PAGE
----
Some degree of wetland loss characterizes most coastal systems of the United States. This loss is generally reported as a decrease in wetland area, but most coastal land loss entails wetland submergence and conversion to open water. This concurrent increase in the area of aquatic habitat decreases the wetland:open water ratio, effectively diluting the area of remaining wetland relative to the aquatic system. The functional loss of intertidal wetlands to the ecosystem associated with this dilution effect may significantly alter ecological functions dependent on the interactive coupling of wetland and aquatic habitats. The magnitude of functional loss is strongly dependent on the wetland:water ratio of an estuary. In estuaries with open bay-type morphologies, the open water area is already large and functional loss of wetland by additional dilution may be only slightly greater than the areal wetland loss. Where estuaries are wetland-dominated, however, conversion of even a small percentage of wetland to water drastically alters the wetland:water ratio. In these cases, functional losses by dilution are much greater than the rate of areal wetland loss. In the Barataria Basin estuary, Louisiana, between 1967 and 1987, 15.4% of the salt marsh was lost (assuming a loss rate of 0.8% y-1 of the remaining marsh). We estimated that this 15% loss of salt marsh, by conversion to open water, may have resulted in a 27% reduction in the supply of inorganic nutrients and organic matter to the estuarine water column by the marsh, simply due to the dilution effects of the changed wetland:open water ratio. Functional losses of this magnitude may have serious implications to the estuarine ecosystem where intertidal wetlands support aquatic productivity by exporting nutrients and energy or where intertidal wetlands buffer aquatic eutrophication by importing excess nutrients and organic matter. It is conceivable that an estuary characterized by wetland loss may reach a point where, although some wetland remains, its functional value to the ecosystem is essentially gone.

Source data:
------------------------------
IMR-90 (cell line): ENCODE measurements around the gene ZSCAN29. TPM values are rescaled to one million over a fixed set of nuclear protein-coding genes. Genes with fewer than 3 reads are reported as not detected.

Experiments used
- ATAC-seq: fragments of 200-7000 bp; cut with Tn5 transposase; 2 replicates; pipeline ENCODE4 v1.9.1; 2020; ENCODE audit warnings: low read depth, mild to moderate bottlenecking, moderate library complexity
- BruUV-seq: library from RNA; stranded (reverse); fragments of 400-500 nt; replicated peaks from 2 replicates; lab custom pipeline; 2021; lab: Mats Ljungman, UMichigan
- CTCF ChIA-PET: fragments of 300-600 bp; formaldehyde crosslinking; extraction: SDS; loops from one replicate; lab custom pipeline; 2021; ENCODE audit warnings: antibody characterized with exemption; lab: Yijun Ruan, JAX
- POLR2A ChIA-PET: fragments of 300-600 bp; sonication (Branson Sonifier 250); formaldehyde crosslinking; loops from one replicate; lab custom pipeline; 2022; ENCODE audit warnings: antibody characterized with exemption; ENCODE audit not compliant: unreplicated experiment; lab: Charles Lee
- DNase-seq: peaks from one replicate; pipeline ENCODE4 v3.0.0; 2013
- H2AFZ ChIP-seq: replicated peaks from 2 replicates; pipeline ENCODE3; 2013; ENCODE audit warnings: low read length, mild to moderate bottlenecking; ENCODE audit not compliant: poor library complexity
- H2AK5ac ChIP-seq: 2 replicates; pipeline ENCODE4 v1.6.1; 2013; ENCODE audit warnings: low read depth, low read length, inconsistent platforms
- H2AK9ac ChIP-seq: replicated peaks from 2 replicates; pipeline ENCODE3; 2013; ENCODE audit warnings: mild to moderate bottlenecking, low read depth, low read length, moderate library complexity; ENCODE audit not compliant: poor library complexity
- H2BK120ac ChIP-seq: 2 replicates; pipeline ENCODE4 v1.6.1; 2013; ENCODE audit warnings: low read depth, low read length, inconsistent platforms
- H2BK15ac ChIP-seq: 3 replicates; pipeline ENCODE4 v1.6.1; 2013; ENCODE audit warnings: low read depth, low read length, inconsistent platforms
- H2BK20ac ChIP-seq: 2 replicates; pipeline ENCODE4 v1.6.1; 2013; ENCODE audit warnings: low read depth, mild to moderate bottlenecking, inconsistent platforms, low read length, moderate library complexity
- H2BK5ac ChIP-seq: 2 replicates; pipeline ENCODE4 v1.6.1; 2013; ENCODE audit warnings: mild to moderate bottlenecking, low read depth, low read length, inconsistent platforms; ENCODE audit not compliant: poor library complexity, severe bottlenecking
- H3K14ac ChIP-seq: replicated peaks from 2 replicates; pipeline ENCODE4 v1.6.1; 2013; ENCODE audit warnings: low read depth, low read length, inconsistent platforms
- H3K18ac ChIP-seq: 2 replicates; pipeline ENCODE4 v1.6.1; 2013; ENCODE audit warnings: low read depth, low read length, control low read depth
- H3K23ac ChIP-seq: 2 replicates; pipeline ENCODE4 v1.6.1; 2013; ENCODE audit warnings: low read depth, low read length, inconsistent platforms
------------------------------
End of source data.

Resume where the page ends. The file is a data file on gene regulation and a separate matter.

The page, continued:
- areal loss
- functional loss
ASJC Scopus subject areas
- Ecology, Evolution, Behavior and Systematics
- Aquatic Science
- Management, Monitoring, Policy and Law